In January 2011, the Securities and Exchange Commission adopted final rules on shareholder approval of executive compensation (referred to as “say-on-pay”). These rules implement one section of last year’s Dodd-Frank Wall Street Reform and Consumer Protection Act. The final rules require us, among other things, to:
Provide our shareholders with the opportunity to cast an advisory vote on executive compensation at least once every three years.
Allow our shareholders to vote on how often they wish us to present them with the advisory vote on executive compensation.
In accordance with existing proxy rules, our proxy statement comprehensively discusses, in the section entitled “Compensation Discussion and Analysis,” all of the compensation arrangements which I and our Chief Financial Officer have with the Company. That discussion also describes the process which the Compensation Committee of the Board uses in its annual evaluation of those arrangements. In view of the SEC’s further mandate, I think it important that all shareholders read the relevant pages of our proxy.
The following pages of our Annual Report and the enclosed Form 10-K filed with the SEC contain more extensive information about the Company’s operations, including detailed financial data. I urge you to read in particular the section entitled “Management’s Discussion and Analysis of Financial Condition and Results of Operations.” The 10-K report also includes the required certifications attesting to the adequacy of the Company’s internal accounting controls and our compliance with the requirements of the Sarbanes-Oxley Act.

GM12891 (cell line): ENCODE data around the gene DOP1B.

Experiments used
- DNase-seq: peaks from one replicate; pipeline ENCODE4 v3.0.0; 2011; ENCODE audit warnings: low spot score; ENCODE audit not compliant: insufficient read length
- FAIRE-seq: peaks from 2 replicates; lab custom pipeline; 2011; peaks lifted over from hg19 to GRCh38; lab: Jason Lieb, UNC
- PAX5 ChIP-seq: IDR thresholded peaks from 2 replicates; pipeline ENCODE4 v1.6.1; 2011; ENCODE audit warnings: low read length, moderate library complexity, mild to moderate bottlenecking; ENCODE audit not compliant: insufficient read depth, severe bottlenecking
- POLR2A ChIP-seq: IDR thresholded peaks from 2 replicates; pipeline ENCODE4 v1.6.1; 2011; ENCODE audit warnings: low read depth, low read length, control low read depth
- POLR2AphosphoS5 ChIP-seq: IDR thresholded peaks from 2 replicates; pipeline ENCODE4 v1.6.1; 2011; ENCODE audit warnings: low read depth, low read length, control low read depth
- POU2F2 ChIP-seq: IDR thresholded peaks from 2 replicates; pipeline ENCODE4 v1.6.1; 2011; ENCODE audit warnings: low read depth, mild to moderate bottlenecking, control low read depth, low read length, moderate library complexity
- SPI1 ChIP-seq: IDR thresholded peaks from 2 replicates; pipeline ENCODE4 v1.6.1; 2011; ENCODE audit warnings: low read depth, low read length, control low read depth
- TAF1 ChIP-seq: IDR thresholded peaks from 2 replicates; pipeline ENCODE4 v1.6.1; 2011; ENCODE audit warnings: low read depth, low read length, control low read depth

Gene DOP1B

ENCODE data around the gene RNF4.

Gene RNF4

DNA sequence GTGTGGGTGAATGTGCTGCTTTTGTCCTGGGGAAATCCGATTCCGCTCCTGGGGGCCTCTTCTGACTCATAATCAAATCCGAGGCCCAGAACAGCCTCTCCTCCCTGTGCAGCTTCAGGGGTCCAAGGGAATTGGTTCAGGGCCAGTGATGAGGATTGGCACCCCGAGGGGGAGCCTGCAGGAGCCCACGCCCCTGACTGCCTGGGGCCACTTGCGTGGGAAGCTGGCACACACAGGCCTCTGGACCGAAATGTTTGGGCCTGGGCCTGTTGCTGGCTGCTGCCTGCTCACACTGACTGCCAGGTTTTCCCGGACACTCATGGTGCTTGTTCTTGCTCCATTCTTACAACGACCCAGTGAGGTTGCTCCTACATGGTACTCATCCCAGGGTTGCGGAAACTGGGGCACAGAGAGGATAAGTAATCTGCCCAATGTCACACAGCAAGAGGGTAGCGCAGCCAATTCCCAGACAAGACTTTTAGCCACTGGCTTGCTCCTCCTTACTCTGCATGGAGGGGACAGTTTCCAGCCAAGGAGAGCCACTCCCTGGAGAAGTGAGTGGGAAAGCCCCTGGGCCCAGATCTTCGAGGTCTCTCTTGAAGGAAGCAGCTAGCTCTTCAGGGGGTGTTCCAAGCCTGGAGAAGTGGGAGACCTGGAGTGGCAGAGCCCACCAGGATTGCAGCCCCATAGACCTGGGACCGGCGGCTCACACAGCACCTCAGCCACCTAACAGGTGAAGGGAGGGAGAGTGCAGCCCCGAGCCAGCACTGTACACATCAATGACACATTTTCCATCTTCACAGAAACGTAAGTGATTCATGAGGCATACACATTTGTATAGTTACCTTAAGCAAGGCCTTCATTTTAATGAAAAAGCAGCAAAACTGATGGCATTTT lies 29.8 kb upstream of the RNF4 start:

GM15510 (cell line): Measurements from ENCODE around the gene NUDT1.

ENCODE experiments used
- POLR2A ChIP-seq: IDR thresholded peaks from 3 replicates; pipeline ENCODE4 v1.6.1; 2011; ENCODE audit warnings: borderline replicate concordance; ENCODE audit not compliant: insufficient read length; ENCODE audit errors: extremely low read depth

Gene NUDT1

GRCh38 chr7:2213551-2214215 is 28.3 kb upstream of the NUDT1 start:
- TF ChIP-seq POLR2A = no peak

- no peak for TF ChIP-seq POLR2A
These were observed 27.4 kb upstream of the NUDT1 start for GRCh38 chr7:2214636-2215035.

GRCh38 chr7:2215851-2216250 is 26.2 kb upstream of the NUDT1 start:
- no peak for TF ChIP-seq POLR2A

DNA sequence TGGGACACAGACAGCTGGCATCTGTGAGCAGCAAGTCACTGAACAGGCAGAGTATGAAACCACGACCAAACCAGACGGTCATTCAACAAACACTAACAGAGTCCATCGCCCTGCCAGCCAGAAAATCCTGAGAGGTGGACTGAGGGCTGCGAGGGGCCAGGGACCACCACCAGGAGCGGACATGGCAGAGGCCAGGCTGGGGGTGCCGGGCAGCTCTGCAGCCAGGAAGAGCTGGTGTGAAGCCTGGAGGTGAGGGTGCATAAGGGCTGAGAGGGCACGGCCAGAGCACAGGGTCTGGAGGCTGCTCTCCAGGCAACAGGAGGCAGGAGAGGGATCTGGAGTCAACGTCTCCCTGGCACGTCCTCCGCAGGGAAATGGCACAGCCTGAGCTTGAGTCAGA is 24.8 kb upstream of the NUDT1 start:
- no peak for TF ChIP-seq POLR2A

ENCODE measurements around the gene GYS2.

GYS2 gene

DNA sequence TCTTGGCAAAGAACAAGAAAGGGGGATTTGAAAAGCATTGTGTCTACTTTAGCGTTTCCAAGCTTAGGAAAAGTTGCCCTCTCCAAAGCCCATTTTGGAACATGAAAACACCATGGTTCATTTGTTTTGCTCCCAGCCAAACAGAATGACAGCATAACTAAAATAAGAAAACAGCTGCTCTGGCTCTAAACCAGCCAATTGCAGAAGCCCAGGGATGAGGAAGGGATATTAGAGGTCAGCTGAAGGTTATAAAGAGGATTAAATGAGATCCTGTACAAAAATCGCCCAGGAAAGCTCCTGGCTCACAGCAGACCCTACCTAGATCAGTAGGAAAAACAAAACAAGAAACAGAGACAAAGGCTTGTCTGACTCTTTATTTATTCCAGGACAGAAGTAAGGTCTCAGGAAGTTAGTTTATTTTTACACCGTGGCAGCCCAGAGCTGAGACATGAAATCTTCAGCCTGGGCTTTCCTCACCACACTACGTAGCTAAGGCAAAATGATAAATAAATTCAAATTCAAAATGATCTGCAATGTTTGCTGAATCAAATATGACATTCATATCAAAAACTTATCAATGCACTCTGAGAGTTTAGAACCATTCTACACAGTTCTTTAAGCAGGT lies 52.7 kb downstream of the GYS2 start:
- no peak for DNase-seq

Throughout the economic downturn, we continued to develop our product lines, improve our production processes and seek out strategic opportunities to enhance the value of our shareholders’ investment. While we do not know what the coming year will bring, we are confident that when the economy does get stronger and all our markets improve, we will be in a strong position to benefit from that recovery.
I thank our shareholders and Board of Directors for their confidence and support, and all of our employees for their efforts during these difficult times.
/s/Leonard F. Leganza
Leonard F. Leganza
Chairman of Board, President and Chief Executive Officer